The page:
Some people think that having a second dog in the family means double the love, double the fun, and double the loyalty. All of that is true, but there are many things to consider first.
Before you head to the local shelter to add another pooch to the pack, there are at least 12 things to consider prior to making the leap.
1) Double Dogs Means Double Expense
There will be more costs involved with having two dogs. Consider more food, more vet bills, more grooming, more supplies, and any other additional expenses that pop up along the way.
Take a good hard look at your financial situation and ask yourself if having another canine member in the family is feasible for your budget. Make a spread sheet and see what is left over per month. Is there room in the budget for another pet? Staying organized and being prepared is always the way to go!
2) First Dog Jealousy Syndrome Vs. Aggression
Some dogs will not easily welcome another animal to the pack but there are things you can do to ease the transition if adding another dog is possible. Consider the personality of your dog around other animals. If he gets dog aggressive while on walks, at the dog park or when other dogs try to visit, adding another dog may not be possible.
However, dog jealousy can be a changed behavior when approached properly. Introducing them on neutral turf is always a better option. Your local shelter will have suggestions on how to do this as successfully as possible. A two-dog household can be in your future but getting there has a lot to do with the tolerance, patience, and acceptance.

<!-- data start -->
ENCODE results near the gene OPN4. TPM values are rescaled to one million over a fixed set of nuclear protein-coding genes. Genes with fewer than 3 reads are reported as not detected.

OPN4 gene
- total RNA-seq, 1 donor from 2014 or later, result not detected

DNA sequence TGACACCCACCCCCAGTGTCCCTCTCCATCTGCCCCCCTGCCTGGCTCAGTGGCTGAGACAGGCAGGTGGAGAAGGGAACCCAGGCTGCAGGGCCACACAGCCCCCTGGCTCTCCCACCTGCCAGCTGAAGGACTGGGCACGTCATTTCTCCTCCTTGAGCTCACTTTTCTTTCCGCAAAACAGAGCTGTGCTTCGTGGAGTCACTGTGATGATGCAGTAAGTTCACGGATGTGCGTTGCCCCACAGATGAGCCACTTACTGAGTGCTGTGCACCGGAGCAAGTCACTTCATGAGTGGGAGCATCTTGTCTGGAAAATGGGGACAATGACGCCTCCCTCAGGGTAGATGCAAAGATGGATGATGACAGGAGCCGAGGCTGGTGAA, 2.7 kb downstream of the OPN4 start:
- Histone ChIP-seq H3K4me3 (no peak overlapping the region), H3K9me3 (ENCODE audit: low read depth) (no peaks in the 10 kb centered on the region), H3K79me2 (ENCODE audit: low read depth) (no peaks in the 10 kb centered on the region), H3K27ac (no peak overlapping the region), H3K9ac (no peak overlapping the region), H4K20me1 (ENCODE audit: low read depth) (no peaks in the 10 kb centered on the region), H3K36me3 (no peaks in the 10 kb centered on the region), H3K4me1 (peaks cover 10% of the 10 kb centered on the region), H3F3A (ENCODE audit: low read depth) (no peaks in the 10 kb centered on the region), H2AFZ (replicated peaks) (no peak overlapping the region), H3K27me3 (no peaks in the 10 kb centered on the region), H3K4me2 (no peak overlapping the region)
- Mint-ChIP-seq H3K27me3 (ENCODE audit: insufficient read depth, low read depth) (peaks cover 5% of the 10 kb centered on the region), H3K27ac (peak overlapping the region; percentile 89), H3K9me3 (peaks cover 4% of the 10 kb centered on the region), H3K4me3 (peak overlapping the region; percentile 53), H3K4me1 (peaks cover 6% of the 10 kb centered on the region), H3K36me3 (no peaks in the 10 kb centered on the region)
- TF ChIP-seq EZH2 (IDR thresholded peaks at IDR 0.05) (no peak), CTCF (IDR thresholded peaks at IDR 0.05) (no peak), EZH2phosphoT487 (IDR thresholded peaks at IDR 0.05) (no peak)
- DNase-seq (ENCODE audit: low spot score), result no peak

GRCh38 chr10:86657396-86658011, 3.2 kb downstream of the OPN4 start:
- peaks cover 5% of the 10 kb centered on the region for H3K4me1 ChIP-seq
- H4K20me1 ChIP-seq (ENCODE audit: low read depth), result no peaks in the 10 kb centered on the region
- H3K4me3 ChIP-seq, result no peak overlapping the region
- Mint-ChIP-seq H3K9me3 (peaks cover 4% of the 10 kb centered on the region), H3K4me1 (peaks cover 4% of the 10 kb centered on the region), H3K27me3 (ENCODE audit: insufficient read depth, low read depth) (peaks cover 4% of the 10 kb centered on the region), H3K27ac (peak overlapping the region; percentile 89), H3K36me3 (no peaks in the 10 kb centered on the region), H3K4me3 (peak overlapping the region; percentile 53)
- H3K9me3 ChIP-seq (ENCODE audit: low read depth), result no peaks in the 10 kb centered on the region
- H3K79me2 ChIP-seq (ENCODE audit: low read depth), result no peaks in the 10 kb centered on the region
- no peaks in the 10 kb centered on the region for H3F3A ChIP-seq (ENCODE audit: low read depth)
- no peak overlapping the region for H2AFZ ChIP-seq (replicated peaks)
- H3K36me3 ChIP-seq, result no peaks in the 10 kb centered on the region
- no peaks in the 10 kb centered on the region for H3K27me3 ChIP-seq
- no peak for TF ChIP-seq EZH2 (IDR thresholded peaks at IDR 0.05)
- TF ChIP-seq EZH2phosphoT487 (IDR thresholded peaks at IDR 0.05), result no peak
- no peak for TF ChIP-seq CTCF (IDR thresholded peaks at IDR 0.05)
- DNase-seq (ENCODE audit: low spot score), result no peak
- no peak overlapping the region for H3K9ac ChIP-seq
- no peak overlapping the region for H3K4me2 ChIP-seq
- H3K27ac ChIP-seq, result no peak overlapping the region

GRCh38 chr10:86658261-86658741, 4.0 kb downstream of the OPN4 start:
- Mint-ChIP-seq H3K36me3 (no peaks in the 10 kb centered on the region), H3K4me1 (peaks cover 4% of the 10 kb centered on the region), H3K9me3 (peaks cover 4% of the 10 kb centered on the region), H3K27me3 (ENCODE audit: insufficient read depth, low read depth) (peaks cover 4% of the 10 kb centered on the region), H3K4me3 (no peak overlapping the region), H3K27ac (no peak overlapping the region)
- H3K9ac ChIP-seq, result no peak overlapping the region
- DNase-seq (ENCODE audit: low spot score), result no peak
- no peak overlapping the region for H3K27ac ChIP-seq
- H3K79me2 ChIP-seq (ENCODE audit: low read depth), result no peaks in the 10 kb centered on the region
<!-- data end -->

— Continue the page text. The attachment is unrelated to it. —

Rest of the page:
3) Changing Family Dynamics
The way your current routine is set up will change. Can you be flexible enough to handle it? Walking two dogs versus one is certainly a different experience but it also a lot of fun. Dogs are naturally pack animals. Your dog may feel inspired with a friend at her side and want to go the distance. A longer walk is good for both of you.
Mealtime, playtime, and cuddle time will also change– but again, like walks, it can be a wonderful change you all will enjoy. Who wouldn’t love 2x the snuggles? Regardless, things will change and you will likely have to adjust. Remaining flexible is key but the rewards are so worth it!
4) Gender Decisions
Some experts will tell you same gender littermates don’t do well together and others will say it’s a matter of how they are raised. Will you get a female dog if you currently have a boy? Over at petMD, they say there are no set rules about good dog matches because each dog is a unique individual.
The best way to decide is to have the dogs meet first. Regardless of gender, it’s how their personalities jive that truly matters.
5) Worst Case Scenario
You fall in love with that second dog but no matter how many times you try, your #1 won’t accept her into the fold. What do you do?
There are several ways you can go about this before giving up. Is your home conducive to keeping them separate so you can transition them slowly? So long as your first dog isn’t trying to attack the new dog, acceptance is possible. NEVER put a dog in harm’s way. However, if your #1 is just being cranky or avoiding the dog altogether, there is hope. You can contact your vet or an animal behaviorist and ask their advice. Again, patience is key.